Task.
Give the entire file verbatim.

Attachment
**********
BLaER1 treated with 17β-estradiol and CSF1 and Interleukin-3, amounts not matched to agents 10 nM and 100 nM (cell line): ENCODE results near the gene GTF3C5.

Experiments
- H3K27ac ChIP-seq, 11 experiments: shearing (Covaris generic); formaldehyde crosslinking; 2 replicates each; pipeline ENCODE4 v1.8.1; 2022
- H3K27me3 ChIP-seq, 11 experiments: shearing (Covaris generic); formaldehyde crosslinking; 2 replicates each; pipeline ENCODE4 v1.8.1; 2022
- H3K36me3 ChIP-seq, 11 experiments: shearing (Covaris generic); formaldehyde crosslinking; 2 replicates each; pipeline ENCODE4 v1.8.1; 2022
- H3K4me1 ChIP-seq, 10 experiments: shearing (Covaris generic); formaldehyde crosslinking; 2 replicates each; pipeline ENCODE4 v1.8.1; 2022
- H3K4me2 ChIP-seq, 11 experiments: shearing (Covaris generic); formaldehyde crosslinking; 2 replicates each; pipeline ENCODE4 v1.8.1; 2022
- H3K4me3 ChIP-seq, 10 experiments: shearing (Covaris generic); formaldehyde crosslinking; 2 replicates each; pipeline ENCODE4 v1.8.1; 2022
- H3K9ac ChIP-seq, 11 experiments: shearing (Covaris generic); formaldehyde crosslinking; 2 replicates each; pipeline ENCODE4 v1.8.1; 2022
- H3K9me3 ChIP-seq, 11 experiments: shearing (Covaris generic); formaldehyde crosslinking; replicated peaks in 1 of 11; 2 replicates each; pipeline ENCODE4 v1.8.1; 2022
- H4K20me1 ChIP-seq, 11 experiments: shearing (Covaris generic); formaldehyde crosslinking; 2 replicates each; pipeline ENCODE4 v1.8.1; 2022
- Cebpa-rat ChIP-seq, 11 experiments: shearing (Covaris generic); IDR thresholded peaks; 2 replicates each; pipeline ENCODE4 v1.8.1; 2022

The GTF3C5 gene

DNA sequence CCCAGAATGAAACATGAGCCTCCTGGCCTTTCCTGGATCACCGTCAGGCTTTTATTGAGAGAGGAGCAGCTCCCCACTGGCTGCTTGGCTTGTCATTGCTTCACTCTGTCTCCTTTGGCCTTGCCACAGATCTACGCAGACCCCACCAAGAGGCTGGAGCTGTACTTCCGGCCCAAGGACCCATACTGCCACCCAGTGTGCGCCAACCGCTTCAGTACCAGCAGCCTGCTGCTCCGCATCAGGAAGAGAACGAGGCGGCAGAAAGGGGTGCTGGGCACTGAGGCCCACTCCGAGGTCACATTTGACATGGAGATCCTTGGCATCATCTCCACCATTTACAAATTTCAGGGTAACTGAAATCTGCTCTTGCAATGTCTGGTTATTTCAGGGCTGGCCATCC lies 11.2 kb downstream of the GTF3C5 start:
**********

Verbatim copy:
BLaER1 treated with 17β-estradiol and CSF1 and Interleukin-3, amounts not matched to agents 10 nM and 100 nM (cell line): ENCODE results near the gene GTF3C5.

Experiments
- H3K27ac ChIP-seq, 11 experiments: shearing (Covaris generic); formaldehyde crosslinking; 2 replicates each; pipeline ENCODE4 v1.8.1; 2022
- H3K27me3 ChIP-seq, 11 experiments: shearing (Covaris generic); formaldehyde crosslinking; 2 replicates each; pipeline ENCODE4 v1.8.1; 2022
- H3K36me3 ChIP-seq, 11 experiments: shearing (Covaris generic); formaldehyde crosslinking; 2 replicates each; pipeline ENCODE4 v1.8.1; 2022
- H3K4me1 ChIP-seq, 10 experiments: shearing (Covaris generic); formaldehyde crosslinking; 2 replicates each; pipeline ENCODE4 v1.8.1; 2022
- H3K4me2 ChIP-seq, 11 experiments: shearing (Covaris generic); formaldehyde crosslinking; 2 replicates each; pipeline ENCODE4 v1.8.1; 2022
- H3K4me3 ChIP-seq, 10 experiments: shearing (Covaris generic); formaldehyde crosslinking; 2 replicates each; pipeline ENCODE4 v1.8.1; 2022
- H3K9ac ChIP-seq, 11 experiments: shearing (Covaris generic); formaldehyde crosslinking; 2 replicates each; pipeline ENCODE4 v1.8.1; 2022
- H3K9me3 ChIP-seq, 11 experiments: shearing (Covaris generic); formaldehyde crosslinking; replicated peaks in 1 of 11; 2 replicates each; pipeline ENCODE4 v1.8.1; 2022
- H4K20me1 ChIP-seq, 11 experiments: shearing (Covaris generic); formaldehyde crosslinking; 2 replicates each; pipeline ENCODE4 v1.8.1; 2022
- Cebpa-rat ChIP-seq, 11 experiments: shearing (Covaris generic); IDR thresholded peaks; 2 replicates each; pipeline ENCODE4 v1.8.1; 2022

The GTF3C5 gene

DNA sequence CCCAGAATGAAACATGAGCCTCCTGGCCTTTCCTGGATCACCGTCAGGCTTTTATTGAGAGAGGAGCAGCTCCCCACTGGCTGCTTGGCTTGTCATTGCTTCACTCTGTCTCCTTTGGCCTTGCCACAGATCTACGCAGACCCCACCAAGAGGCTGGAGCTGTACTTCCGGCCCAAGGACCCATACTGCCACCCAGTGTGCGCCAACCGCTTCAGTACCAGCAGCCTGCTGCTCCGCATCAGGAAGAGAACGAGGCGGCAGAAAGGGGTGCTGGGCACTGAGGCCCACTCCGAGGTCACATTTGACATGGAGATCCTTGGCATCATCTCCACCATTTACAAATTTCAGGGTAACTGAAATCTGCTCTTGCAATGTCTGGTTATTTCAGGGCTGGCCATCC lies 11.2 kb downstream of the GTF3C5 start: